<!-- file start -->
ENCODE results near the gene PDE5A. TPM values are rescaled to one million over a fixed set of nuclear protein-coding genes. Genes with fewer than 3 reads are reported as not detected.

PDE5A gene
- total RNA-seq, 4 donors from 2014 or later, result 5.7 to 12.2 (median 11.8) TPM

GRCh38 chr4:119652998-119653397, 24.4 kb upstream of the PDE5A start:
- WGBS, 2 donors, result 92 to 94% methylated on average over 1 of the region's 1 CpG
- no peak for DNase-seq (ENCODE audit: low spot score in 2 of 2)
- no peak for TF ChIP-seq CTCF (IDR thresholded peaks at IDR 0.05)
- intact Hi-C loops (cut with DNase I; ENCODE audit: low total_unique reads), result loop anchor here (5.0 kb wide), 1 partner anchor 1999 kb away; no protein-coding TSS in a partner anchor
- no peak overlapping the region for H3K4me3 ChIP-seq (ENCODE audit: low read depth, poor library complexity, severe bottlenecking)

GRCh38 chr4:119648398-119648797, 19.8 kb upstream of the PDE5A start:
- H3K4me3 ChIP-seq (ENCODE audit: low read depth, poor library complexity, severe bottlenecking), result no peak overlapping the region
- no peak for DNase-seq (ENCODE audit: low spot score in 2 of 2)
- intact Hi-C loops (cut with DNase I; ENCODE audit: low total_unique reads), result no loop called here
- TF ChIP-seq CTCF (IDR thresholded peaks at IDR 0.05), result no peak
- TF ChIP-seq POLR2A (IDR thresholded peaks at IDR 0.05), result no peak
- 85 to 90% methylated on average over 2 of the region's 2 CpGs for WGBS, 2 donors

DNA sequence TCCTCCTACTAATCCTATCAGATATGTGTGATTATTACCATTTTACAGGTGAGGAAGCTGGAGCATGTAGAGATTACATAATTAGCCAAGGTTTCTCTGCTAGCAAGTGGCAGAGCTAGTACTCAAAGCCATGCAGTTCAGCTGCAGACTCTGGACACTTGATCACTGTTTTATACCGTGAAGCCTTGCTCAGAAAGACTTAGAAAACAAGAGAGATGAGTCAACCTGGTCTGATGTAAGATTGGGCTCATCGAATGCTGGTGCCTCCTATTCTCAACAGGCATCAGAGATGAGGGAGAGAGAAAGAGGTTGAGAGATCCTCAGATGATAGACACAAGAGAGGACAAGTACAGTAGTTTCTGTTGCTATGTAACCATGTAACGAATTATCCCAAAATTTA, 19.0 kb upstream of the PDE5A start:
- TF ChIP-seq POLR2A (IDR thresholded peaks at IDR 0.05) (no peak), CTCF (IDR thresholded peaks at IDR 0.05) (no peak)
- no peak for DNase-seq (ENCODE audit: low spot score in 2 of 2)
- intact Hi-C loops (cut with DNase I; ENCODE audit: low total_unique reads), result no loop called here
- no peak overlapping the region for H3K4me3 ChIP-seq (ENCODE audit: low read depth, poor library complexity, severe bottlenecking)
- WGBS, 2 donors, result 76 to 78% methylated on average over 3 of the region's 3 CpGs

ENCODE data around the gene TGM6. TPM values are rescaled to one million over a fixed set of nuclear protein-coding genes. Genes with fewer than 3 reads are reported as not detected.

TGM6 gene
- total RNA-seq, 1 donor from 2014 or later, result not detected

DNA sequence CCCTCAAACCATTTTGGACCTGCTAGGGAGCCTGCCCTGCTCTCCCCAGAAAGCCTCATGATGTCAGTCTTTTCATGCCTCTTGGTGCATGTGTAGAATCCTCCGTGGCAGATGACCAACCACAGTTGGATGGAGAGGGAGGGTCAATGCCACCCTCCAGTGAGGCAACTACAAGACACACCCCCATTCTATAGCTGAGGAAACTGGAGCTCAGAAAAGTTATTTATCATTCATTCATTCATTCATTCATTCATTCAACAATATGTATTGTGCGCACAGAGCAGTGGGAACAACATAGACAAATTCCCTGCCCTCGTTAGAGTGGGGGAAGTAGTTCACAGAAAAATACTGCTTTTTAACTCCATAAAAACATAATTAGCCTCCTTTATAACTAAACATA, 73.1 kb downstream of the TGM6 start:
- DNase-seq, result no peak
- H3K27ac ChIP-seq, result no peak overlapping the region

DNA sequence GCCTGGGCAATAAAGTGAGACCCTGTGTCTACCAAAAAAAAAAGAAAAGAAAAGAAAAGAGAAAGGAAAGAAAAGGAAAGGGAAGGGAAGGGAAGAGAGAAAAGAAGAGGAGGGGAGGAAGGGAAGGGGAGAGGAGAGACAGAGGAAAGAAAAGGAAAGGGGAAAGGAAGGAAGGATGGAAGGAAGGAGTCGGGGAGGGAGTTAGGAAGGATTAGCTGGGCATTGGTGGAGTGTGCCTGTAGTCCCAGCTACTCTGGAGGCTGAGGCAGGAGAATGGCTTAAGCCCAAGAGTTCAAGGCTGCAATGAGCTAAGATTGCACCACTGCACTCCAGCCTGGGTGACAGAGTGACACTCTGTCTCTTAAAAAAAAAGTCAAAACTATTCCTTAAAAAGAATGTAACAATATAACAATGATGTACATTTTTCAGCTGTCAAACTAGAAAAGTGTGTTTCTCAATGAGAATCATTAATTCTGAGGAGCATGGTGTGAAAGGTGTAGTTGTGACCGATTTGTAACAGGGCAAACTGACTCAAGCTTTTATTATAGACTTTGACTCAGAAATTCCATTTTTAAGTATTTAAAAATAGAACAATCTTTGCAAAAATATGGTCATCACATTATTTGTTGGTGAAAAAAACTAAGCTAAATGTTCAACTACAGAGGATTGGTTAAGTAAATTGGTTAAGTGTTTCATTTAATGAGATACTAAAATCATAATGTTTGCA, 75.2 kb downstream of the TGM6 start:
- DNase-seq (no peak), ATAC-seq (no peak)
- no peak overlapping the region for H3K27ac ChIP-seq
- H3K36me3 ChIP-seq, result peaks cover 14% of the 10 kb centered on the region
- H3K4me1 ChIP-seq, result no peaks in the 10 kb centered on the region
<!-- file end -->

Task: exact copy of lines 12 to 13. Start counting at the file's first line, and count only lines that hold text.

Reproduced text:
- no peak for DNase-seq (ENCODE audit: low spot score in 2 of 2)
- intact Hi-C loops (cut with DNase I; ENCODE audit: low total_unique reads), result no loop called here